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Journal Article

Pragmatic Research Design: an Illustration of the Use of the Delphi Technique  pp133-140

Trevor Amos, Noel Pearse

© Nov 2008 Volume 6 Issue 2, Editor: Ann Brown, pp123 - 216

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Abstract

The creation of wealth is an important issue in any society, and entrepreneurship is regarded as an important catalyst in the creation of new wealth. This presents a challenge to develop entrepreneurship successfully. An important site for the development of entrepreneurship is higher education. The challenge however, is that there is a lack of a general understanding on how to educate students for entrepreneurship. In addition, current thought and practice on entrepreneurship education is historically biased, implying that graduates are essentially prepared for the past instead of for the future. From the perspective of higher education, the problem is how to develop current students to be entrepreneurial in the future. What is needed is to project into the future and then to develop an understanding of what should be taught as well as how it should be taught today. A versatile research technique that can assist in achieving this objective is the Delphi technique, as it is used to conduct futures research or research into areas where knowledge is incomplete. The Delphi method is a type of group interview, using the collective opinion of knowledgeable experts. The technique makes use of several rounds of data collection and feedback to create a consensus of opinion. Making use of the Delphi technique, research is being designed that will formulate expert‑based strategic guidelines on entrepreneurial education within the South African higher education sector. The aim of this paper is to illustrate the research design considerations that arise in the use of the Delphi technique for this purpose and how they are addressed. The main characteristics of the Delphi are presented and arguments for the use of the Delphi within a constructivist paradigm are discussed. Practical issues related to the design of the Delphi, panel‑member selection, and the formulation of panel questions, are examined. In illustrating these design considerations, the paper demonstrates a pragmatic approach to research design as well as the importance of creating coherence between the research question, the research paradigm, the research method and its use, encouraging research practitioners to adopt a more systematic, deliberate and philosophically‑based approach to research design.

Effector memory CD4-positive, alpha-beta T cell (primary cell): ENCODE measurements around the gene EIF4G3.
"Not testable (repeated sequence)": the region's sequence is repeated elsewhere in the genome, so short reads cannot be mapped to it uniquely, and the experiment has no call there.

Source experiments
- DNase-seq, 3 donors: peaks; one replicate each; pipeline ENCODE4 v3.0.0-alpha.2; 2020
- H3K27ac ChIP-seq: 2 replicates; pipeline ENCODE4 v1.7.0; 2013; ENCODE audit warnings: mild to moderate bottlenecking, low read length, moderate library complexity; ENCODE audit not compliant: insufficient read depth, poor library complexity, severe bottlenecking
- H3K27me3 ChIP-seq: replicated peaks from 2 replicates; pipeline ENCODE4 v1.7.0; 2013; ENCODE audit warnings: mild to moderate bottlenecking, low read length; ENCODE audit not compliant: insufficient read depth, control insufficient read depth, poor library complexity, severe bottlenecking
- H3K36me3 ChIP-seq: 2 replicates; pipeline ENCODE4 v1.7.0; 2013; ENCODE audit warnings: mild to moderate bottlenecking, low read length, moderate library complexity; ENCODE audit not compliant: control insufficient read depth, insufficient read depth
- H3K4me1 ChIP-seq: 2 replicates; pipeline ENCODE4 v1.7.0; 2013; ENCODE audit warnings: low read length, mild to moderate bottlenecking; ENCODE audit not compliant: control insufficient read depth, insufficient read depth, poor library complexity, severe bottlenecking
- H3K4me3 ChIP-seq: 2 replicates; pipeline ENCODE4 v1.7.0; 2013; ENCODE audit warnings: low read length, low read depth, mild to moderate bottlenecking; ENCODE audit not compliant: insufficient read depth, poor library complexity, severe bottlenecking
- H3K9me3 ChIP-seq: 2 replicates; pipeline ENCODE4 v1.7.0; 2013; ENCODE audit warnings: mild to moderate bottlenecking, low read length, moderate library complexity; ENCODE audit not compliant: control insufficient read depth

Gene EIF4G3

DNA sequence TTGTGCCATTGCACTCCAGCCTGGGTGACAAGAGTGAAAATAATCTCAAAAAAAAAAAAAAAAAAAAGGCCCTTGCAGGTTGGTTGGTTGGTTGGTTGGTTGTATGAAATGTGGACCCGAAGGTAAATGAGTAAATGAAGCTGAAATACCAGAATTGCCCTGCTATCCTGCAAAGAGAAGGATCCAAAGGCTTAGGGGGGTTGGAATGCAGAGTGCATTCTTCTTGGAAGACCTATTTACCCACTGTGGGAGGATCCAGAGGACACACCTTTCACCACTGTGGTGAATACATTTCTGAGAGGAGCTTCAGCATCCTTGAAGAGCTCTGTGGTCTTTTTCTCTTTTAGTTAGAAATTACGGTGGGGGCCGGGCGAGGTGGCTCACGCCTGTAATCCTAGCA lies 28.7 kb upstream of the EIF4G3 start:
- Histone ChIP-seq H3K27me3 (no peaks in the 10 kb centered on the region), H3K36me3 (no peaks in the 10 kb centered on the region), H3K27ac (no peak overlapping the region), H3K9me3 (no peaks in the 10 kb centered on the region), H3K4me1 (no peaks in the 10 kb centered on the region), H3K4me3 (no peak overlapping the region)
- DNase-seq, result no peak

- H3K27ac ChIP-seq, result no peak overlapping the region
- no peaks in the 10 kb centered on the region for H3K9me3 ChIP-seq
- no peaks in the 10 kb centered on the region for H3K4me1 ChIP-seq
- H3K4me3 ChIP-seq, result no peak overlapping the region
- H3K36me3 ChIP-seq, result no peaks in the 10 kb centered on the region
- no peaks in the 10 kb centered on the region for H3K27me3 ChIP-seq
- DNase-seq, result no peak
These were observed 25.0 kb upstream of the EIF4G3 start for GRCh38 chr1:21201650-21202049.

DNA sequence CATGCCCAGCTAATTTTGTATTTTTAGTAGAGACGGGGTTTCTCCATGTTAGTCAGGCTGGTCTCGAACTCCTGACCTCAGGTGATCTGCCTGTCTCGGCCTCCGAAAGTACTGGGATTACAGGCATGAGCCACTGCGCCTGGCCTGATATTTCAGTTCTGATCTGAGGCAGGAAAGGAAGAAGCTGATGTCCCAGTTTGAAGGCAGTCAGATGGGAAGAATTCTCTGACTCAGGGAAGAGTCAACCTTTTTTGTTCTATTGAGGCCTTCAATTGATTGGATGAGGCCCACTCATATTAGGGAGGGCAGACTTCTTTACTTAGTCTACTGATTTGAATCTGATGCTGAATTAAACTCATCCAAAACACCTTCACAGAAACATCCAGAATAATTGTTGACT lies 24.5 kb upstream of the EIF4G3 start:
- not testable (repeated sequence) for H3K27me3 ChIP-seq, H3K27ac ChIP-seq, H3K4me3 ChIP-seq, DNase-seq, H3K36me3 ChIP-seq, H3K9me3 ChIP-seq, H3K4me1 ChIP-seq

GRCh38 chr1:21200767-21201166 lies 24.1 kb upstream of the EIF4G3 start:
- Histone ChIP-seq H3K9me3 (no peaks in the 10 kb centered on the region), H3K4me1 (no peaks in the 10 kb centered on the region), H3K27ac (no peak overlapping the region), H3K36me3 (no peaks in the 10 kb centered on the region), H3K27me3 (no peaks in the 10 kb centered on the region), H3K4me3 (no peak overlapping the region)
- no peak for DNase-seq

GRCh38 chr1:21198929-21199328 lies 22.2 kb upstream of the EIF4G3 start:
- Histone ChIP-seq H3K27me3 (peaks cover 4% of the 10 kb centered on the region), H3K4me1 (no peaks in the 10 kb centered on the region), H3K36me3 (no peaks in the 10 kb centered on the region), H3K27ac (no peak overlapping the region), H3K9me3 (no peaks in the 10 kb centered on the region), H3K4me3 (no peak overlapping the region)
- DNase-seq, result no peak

Keywords: entrepreneurship, Delphi technique, higher education, entrepreneurial education, innovation, research design

 

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Journal Article

Making the Case for a Mixed Methods Design in a Bourdieusian Analysis of Family Firms  pp135-146

Udeni Salmon

© Nov 2016 Volume 14 Issue 2, Editor: Ann Brown, pp71 - 167

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Abstract

This paper justifies a mixed methods design in a Bourdieusian analysis of SME family manufacturing firms in the UK. Despite the extensive use of Bourdieu in sociological research, there have been few attempts to apply his powerful “thinking tools” of doxa, habitus and fields (Bourdieu, 1979) to business studies. The research methodology outlined in this study adopts a fresh approach to a Bourdieusian analysis of the distinctive nature of family firms, known as “familiness” (T. M. Zellweger, Eddleston, & Kellermanns, 2010). Bourdieu used diverse research methods, including in‑depth interviews, photographs and large‑scale questionnaires to develop his concepts of doxa, fields and habitus. Therefore the philosophical underpinning has suggested a particular methodological design. Adopting a QUAN + QUAL approach (Creswell & Plano Clark, 2011, p. 110), this paper will describe the rationale for the choice of mixed methodology, the relationship of the design to the research aim and objectives, the challenges of each research stage and the case for a mixed methods research design. The quantitative stage identifies trends and correlations between innovation and family firms in the manufacturing sector using a government‑commissioned dataset. The qualitative stage is an in‑depth analysis of 27 interviews with family firms. The final stage will compare and contrast the analysis from both stages to arrive at a fuller understanding of the phenomenon of “familiness”. This paper will not outline the results from the study, which will be the subject of further papers. It is intended that the contribution of this study will assist family firm researchers to design effective research approaches when exploring the complex nature of family firms. Furthermore, the

 

Keywords: Mixed methods, Bourdieu, family firms, familiness, manufacturing, innovation

 

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